Free Will

How do we reconcile Man’s Free Will with God’s Sovereignty? our responsibility to make good choices with God’s ultimate control of our behavior?

It’s clear that we all make choices of our own free will, and that our choices are not always good, yet we pray as if God governs other people’s choices and can control them as He wills; we even accuse God of letting people make horrible choices – we instinctively know He can prevent them.

It’s very difficult to understand how God can be in control of our behavior while holding us responsible – it’s like an open contradiction. This mystery is so profound, so difficult to grasp, many rebel against God because of it, or deny His existence altogether.

Yet denying God’s existence is equivalent to denying the existence of evil itself, so evil can’t be evidence of God’s non-existence: our very cry for justice proves we’re made in God’s image.

And rebelling against God for being in control while holding us responsible accuses God Himself of being unjust and evil, yet we can’t rightly define justice or evil apart from God … in fact, in redefining good and evil we’re exalting ourselves as gods. (Ge 3:22)

To resolve this dilemma, note that paradoxes are often rooted in incomplete perspective; in stepping back a bit and challenging our underlying assumptions we often find our answer.

If we assume Man is truly acting freely, apart from divine restraint, then God isn’t in control of Man by definition: thus it must be that Man’s freedom of choice is limited by God’s restraint. (Ps 76:10)

And if we assume Man’s evil choices are actually caused by God, then holding Man responsible for evil violates God’s own standard of justice (De 25:1); so Man’s own will is the ultimate cause of evil. (Jn 3:19)

And if we assume that God has no good purpose in allowing evil, then God is acting in a way that is ultimately harmful and not good; thus it must be that God knows what He’s doing, that He will be pleased in the final outcome, and therefore that it’s good. (Ps 27:13)

So, we resolve the paradox of God’s Sovereignty and Man’s Free Will by attributing evil entirely to Man’s total depravity, and attributing goodness to God’s intervening restraint: when Man chooses freely, apart from divine aid, Man makes the most evil choice God allows him to make every time he makes a choice, because that’s Man’s nature, freely chosen by him. (Je 17:9)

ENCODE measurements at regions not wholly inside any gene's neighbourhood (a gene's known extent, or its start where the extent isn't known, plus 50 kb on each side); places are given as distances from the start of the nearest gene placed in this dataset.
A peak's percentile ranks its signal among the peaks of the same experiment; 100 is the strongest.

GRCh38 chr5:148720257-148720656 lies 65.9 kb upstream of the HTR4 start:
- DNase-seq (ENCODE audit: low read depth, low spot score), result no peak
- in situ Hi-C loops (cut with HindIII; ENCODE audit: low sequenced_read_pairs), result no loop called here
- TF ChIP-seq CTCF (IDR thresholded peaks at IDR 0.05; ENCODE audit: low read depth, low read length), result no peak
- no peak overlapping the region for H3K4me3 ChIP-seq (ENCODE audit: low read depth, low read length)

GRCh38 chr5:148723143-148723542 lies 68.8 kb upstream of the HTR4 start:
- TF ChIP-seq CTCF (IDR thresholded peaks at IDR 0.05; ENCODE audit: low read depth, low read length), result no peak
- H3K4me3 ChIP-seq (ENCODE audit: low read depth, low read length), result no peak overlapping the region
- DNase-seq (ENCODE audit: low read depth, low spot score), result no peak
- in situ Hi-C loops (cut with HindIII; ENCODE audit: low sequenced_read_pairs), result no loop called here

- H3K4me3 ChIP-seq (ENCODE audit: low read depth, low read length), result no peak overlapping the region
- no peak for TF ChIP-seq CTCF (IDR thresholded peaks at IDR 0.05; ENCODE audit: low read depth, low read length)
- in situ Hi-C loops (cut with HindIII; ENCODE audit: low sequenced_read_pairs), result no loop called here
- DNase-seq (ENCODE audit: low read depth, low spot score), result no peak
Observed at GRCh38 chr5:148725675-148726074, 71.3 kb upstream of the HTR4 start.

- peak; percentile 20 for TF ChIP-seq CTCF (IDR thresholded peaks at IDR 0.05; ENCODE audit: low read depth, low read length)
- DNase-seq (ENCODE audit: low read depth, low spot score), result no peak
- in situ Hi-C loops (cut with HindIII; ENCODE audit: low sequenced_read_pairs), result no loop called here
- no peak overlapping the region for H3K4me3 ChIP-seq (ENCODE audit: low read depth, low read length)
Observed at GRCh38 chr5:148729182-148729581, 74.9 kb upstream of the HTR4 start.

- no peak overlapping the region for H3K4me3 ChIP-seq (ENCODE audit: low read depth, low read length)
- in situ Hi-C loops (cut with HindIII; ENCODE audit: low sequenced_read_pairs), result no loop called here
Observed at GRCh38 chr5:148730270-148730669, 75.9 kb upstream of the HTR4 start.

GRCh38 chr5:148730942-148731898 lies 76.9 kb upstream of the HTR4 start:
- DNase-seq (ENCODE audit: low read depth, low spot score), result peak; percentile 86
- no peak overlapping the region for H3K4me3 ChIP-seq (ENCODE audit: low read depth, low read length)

Yet God is constantly and mercifully intervening and controlling Man’s behavior by perfectly and imperceptibly restraining evil according to His perfect will and plan (Php 2:13); whenever God does permit evil it’s for a glorious final purpose (Ro 8:28), by which He intends to reveal and glorify Himself. (Ro 9:22-23) For this we ought to be genuinely thankful. (Ep 5:20)

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2 thoughts on “Free Will”

  1. Great blog Tim,

    “If we assume Man is truly acting freely, apart from divine restraint, then God isn’t in control of Man by definition: thus it must be that Man’s freedom of choice is limited by God’s restraint. (Ps 76:10)”

    Is it possible that in eternity past that God in his sovereignty decreed that man’s free will and his own sovereignty would co exist by divine decree?

    And is it also possible that God throughout human history has worked his divine will out in front of all human history; and including eternity past ie: the first sin; the fall of Satan.

    It is apparent that God did in eternity past give man, and the angelic beings some measure of “free will” the dichotomy is how much.

    And assuming that man having “free will” by any measure infringes on God’s sovereignty makes the assumption that for some reason they can’t co exist. We’re not the arbitrator of the measure of the “free will of man”. That was done in eternity past.
    Could it be possible that God using his Godly attributes ie: omniscience, works out in front of all human history no matter how much “free will” he decreed that the angelic beings and man would be given be a sovereign God.

    Again great blog

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